That [business] interest started when I was attending Clark University. I was tossed out of a convenience store across from the university, supposedly for shoplifting. I didn’t do it, of course, but I said, “Let’s open up our own nonprofit convenience store.” Because I was treasurer of the student council, I campaigned to tax the student body to raise $60,000 to open the store. I stayed that summer, built the store and ran it. I loved the process of figuring things out. 

Early on, I always was pulled between business and politics. I helped run political campaigns as part of a consulting firm. In business, the work felt very similar—a business is like a campaign that never ends. It’s the same process of figuring out who your target customer is and delivering what they want and need in a consistent, solid way.


P+S: I’m sure you meet with a lot of young people who want to start their own businesses. What advice do you give them?

Shaich: I always try to talk them out of it. I’ll say, “If you’re starting a business for the glory of it, for the financial rewards, you’ll never get there.” You have to love the work itself, the doing of the doing. I’d rather hang out with the people who are running my restaurants than investment bankers. Frankly, I never worried about the money and I made a lot of money. I knew that if the company did well, I would ultimately be fine. 

Going public is a whole other discussion that I’ve had with people. I’ll ask them, “Why are you doing it?” About 90 percent of people who take their companies public end up regretting it, because you’re bringing in a whole other universe of constituents and much more complexity to your life. You have to meet yet another set of standards. And those outside interests have a much more short-term focus.

When I first went public in 1991, the average shareholder held the stock for four months. By the time I sold the company, the average investor was holding it for four weeks.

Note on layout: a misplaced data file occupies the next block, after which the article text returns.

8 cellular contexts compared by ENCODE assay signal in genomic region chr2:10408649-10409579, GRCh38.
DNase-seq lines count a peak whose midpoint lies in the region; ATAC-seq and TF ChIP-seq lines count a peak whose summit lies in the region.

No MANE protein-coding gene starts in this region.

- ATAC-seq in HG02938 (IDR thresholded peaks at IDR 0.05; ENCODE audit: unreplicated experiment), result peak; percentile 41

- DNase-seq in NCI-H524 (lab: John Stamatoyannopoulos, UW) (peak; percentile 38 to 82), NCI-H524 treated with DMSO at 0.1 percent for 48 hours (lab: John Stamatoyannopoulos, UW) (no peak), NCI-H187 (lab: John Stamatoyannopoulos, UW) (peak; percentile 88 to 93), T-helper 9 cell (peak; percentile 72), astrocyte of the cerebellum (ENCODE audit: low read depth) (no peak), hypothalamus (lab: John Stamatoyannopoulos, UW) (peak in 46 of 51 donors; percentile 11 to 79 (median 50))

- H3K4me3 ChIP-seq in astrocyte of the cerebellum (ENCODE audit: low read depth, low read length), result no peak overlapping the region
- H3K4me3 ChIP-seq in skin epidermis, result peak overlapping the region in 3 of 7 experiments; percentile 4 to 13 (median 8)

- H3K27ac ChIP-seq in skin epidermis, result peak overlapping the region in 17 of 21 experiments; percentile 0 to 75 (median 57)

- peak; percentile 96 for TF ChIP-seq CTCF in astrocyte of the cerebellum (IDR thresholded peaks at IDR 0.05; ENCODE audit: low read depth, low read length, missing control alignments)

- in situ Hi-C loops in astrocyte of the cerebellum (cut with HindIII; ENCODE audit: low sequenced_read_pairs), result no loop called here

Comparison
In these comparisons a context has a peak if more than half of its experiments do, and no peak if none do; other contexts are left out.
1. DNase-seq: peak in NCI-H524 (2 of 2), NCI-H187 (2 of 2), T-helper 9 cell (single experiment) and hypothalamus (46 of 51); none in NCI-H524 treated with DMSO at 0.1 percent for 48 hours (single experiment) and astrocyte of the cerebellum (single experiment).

There’s a pervasive short-termism in our capital markets. There was a time when the long-term money was in the public markets and short-term money was private. Today long-term money is private and public money is short-term.

Efficiency often overtakes discovery, and you wake up 20 years later filled with the kind of big companies you see in my industry that are responding to the customer of yesterday and not the customer of tomorrow.’


P+S: How do you hire? What questions do you ask in job interviews?

Shaich: I tend to want to know not what [job candidates] say but what they do. Where are you coming from in your life, where are you today and where are you trying to go? And is your ability to get on our bus the right step for you, and are you the right person to be on our bus?

I’m really looking to see whether we have an opportunity to be going to the same places for the right reasons. And I care who you are every bit as much about what you do.

What do you care about? Are you the kind of person I want to be in a foxhole with, that the rest of our team will? If I bring you to this organization, is that going to be good or bad for my credibility? I’m really interested in who you are and the journey of your life.


P+S: You’ve pulled off a number of transformations of your companies, which is always challenging for leaders—to take apart and rebuild what they’ve created.

Shaich: But who better to take on the sacred cows than you? It’s about balancing the ideas of discovery and delivery. When you start out, you get really good at discovering what is more effective. But then over time you bring in people who are focused more on delivery and efficiency. 

Those languages are different. Efficiency often overtakes discovery, and you wake up 20 years later filled with the kind of big companies you see in my industry that are responding to the customer of yesterday and not the customer of tomorrow.

It takes two to three years to move the needle in a large company. It doesn’t happen overnight. And so you better make the right big bets or you’re going to miss the market.